Host plants usually play a crucial role in the first step of speciation, leading to host-associated differentiation (HAD) among populations that use different host plants. Previous studies of eriophyoid mite species have revealed HAD using morphometric and molecular methods. In the present study, we tested the hypothesis that HAD occurred among different populations of the pink tea mite, Acaphylla theae and the purple tea mite, Calacarus carinatus from three tea-producing areas of China. These tea-producing areas grow recently radiated varieties of tea. Therefore, diversification within these phytophagous mites was expected. However, using a K2P comparison, calculation of pairwise FST, network analyses and AMOVA based on mitochondrial and nuclear markers, no association between genetic diversity and host plant species was detected. Moreover, a very low level of haplotype and nucleotide diversity and a lack of geographical structure were found. The absence of genetic differentiation among host-associated populations suggests that these two species are real generalists of different varieties of tea. The limited genetic diversity among the populations of these two species can be attributed to their recent colonization of tea, and to their passive spread by frequent human commercial activities.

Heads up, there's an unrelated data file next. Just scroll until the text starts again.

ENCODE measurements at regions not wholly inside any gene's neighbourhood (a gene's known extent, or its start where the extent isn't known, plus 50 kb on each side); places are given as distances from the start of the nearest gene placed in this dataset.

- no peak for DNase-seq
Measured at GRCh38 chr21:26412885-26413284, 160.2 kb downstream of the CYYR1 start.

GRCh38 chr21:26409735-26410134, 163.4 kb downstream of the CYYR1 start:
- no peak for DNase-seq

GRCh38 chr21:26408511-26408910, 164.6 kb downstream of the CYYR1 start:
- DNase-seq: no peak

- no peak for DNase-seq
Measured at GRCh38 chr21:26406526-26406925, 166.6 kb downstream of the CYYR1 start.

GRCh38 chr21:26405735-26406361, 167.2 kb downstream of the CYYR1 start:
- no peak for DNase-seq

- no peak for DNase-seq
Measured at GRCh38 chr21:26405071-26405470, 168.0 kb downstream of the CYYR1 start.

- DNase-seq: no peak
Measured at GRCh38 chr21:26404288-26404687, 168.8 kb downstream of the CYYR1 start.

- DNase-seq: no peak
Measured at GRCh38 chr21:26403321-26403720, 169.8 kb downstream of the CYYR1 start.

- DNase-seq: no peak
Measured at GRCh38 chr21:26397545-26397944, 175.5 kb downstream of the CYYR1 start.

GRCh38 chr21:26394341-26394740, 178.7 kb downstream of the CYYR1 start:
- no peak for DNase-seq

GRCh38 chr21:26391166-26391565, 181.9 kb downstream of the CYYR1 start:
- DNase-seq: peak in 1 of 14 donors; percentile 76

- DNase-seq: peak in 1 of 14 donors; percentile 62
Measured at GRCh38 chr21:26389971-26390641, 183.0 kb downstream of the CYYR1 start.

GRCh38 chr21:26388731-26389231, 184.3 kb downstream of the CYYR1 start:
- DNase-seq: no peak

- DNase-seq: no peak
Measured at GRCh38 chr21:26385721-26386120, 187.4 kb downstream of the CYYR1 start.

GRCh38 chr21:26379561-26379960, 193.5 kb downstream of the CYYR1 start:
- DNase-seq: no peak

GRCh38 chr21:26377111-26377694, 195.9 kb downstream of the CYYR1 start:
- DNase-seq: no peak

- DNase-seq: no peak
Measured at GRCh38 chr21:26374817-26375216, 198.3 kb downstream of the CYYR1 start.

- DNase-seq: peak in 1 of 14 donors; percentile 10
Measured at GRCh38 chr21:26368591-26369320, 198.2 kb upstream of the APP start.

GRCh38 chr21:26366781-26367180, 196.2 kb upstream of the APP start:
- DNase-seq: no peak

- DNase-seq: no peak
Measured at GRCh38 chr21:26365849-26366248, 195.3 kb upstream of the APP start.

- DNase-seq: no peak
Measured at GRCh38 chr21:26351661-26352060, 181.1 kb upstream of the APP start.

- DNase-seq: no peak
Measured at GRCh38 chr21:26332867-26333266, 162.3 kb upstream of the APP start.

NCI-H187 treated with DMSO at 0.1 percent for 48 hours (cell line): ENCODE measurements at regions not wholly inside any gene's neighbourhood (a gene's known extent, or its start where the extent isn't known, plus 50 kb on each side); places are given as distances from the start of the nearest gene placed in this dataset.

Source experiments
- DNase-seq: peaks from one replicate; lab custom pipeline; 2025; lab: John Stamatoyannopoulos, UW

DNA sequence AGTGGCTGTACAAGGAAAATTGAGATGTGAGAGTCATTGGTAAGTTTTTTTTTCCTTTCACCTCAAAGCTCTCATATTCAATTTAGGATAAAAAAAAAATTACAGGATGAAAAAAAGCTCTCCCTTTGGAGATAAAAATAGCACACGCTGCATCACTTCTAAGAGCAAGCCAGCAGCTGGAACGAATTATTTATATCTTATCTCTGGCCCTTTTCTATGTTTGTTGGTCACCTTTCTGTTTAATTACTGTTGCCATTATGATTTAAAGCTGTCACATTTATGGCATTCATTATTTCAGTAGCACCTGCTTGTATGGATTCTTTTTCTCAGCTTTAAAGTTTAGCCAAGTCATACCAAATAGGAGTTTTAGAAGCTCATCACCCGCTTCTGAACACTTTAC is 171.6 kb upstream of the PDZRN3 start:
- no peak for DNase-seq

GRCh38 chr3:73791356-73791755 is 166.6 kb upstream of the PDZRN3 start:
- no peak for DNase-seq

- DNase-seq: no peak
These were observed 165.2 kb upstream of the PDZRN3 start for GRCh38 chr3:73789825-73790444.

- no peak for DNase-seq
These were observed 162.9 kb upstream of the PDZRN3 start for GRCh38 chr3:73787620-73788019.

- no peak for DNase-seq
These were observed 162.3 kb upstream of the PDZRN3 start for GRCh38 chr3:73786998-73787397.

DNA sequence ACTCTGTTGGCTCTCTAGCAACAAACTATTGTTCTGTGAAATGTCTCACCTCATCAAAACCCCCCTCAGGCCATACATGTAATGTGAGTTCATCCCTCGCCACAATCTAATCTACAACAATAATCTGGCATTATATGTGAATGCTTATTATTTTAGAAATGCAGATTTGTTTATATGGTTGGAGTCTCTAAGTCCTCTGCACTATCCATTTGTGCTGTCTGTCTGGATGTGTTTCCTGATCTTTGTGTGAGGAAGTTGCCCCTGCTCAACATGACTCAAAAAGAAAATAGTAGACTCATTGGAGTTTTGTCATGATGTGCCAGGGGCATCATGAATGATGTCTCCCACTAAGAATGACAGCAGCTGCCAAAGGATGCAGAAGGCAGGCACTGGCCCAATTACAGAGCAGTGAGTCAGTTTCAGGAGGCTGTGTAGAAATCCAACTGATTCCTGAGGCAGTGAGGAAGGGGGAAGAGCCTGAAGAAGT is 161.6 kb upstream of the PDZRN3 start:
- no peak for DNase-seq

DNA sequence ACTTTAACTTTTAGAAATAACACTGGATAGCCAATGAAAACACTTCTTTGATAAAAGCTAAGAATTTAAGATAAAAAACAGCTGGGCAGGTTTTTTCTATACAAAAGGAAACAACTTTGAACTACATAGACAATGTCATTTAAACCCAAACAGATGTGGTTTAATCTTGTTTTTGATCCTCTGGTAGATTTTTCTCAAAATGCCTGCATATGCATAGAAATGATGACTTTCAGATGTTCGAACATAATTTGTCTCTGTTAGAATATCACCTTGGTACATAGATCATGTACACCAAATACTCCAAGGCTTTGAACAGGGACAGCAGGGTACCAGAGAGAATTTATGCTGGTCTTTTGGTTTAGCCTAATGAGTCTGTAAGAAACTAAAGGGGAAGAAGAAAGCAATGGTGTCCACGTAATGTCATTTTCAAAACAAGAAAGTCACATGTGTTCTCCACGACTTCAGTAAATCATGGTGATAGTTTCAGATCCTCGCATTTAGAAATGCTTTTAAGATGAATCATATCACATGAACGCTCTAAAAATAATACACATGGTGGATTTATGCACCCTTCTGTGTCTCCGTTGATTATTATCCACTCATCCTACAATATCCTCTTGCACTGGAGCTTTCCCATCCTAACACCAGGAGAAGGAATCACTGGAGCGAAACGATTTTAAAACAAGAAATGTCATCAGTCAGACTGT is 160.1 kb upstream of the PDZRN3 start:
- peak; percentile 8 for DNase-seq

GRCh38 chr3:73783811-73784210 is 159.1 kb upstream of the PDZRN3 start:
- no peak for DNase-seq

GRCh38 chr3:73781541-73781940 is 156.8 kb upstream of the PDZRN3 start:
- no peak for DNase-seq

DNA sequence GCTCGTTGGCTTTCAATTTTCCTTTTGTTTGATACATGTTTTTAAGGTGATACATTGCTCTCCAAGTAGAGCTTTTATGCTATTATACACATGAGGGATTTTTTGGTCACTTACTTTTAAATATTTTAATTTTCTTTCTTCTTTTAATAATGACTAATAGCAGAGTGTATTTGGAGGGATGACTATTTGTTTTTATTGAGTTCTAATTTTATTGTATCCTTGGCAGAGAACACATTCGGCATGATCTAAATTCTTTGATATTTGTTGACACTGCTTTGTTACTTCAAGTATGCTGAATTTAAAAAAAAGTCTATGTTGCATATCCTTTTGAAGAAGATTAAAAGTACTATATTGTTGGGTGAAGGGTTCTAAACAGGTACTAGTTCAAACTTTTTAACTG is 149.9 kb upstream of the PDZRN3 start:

You have requested a machine translation of selected content from our databases. This functionality is provided solely for your convenience and is in no way intended to replace human translation. Neither BioOne nor the owners and publishers of the content make, and they explicitly disclaim, any express or implied representations or warranties of any kind, including, without limitation, representations and warranties as to the functionality of the translation feature or the accuracy or completeness of the translations.
Translations are not retained in our system. Your use of this feature and the translations is subject to all use restrictions contained in the Terms and Conditions of Use of the BioOne website.
Vol. 19 • No. 2